Well, it's official, Mr. Neil took one for the team...
...and got stung on the neck. The going pool was that all the helpers with the hive had to give the stingee $10 each, so for his pain he got some payola. He was walking near the Olga hive sans bee suit, so it was kind of his own fault. Good news though: no allergic reaction and he is still alive, well, and underfoot.
We went out to check the status of the Kitty hive, to see that the new queen was laying eggs, and boy howdy had she gone to town! If you look in the above cells, you will see minute grains of rice--those are fresh eggs, laid sometime within the last three days. We even found larvae and some brood being capped. Overall, worker numbers are low, but the honey supply for the hive is rich and I think it's still very possible to recover enough to survive the winter.
There is still some brood left that hasn't hatched yet that was transferred from Olga to Kitty, so even while we're are waiting the three weeks for the new eggs to emerge into workers, fresh workers will still be on hand to keep the hive running. Once the new eggs emerge into workers though, watch out!
Here's a new worker just chewing her way out to join the crowd. I'm glad I added in these frames from Olga, when bees first emerge, they are "nurse bees" that are to tend to eggs and larvae, keeping them fed and helping them grow. It's the older workers who are the foragers that look for pollen and nectar. This worker will tend all the eggs and larvae from the new queen--an important bridge in our hive's survival.
We checked the Olga hive and found one frame of harvestable honey--it was capped, when bees cap the honey, that means it's ready for storage and more importantly, ready for human consumption! This was a frame I stuck in one of the brood boxes, below the queen excluder as an experiment. It was a completely blank frame with no foundation and the bees built on it all over on their own. They filled it and capped it... but they haven't really done any comb building above the queen excluder. I've read different theories on the queen excluder. The idea is that the smaller workers can easily pass through the excluder to build comb, but the larger queen cannot get through. This makes the workers fill up all the comb with surplus honey and insures that no eggs and larvae are mixed with your honey for human consumption. Some beekeepers say that bees are reluctant to pass through the excluder and it slows honey production. They say that the third brood box is so full of stored honey that the queen won't go past it into the supers. Since we haven't had luck using the queen excluder and our honey supers are going empty, we took it off today to see what would happen. Hopefully, this time next week I can report that the girls are drawing out comb in the honey supers.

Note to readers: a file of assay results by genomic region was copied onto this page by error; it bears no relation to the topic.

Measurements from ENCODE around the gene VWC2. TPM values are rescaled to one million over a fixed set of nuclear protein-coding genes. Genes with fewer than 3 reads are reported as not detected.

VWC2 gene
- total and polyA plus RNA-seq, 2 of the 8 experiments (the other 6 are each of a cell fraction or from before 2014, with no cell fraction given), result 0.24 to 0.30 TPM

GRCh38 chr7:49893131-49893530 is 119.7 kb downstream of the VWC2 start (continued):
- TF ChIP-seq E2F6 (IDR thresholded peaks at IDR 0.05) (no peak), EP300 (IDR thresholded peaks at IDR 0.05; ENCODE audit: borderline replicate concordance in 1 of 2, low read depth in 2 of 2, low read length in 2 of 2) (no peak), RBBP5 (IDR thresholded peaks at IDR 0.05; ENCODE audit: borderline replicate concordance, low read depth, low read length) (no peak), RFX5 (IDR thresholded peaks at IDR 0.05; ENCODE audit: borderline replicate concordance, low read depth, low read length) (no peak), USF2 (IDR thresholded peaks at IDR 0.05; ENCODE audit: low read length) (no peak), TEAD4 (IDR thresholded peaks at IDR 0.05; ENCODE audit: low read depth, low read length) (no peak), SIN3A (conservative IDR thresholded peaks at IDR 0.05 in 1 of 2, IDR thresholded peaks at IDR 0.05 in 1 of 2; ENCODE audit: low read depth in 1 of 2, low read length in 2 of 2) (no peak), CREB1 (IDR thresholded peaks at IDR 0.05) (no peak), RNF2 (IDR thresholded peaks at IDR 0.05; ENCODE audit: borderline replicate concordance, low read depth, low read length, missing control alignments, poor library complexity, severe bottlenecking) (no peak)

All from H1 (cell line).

In the meantime, we decided to take advantage of the experimental frame that got filled in the brood box and harvest the honey! H-O-L-Y C-O-W was it an unbelievable taste--it's so light and delicate and yet, so full of nectary goodness. We each took a chunk of the comb loaded with the lightly colored honey. When my teeth pushed through the wax, a wave of honey surged over my tongue, covered the roof of my mouth, and flooded around my teeth. The flavors seemed to shift from minty, to peppery, to unbelievably sweet, but always fragrant. After I had swallowed several chunks, my breath smelled like a field of flowers.
Since this was in a brood box, the queen had laid a few drone cells in the center of the frame--they were easily cut out. You can see two drones in the above photo--the two cells with dark objects filling them. Mr. Neil said that in Italy, people will sell the larvae with the honey--perhaps for aphrodisiac purposes...not really what I'm looking for, so we just tossed them out. I had to laugh, when I was taking this photo, I was holding the hunk of comb to the window for the light, and just kept my finger on the camera button to take several photos in a row. About photo six...
We ended up getting seven suet cake sized packs of comb honey. There were four of us and we ended up eating at least one full box. Which seemed like a good idea at the time--we were swept up in the excitement of the first harvest--Mr. Neil and I both assumed that we would get no honey either because it was our first year or some freak accident would happen (like, oh, I don't know, a swarm, killing off the queen, or the queen flying away) and yet despite all that we got a little honey, and there's still hope on the horizon for more to come this year.
We were down right gluttonous sampling Olga's wares, it was intoxicating--almost like tasting all the plants within five miles all at once in a sugary burst. But then the insulin goes a little haywire and you find that eating half jar's worth of honey is probably not the best idea you've ever had in your whole life--up there with eating a whole tube of chocolate cookie dough, but boy was it fun at the time.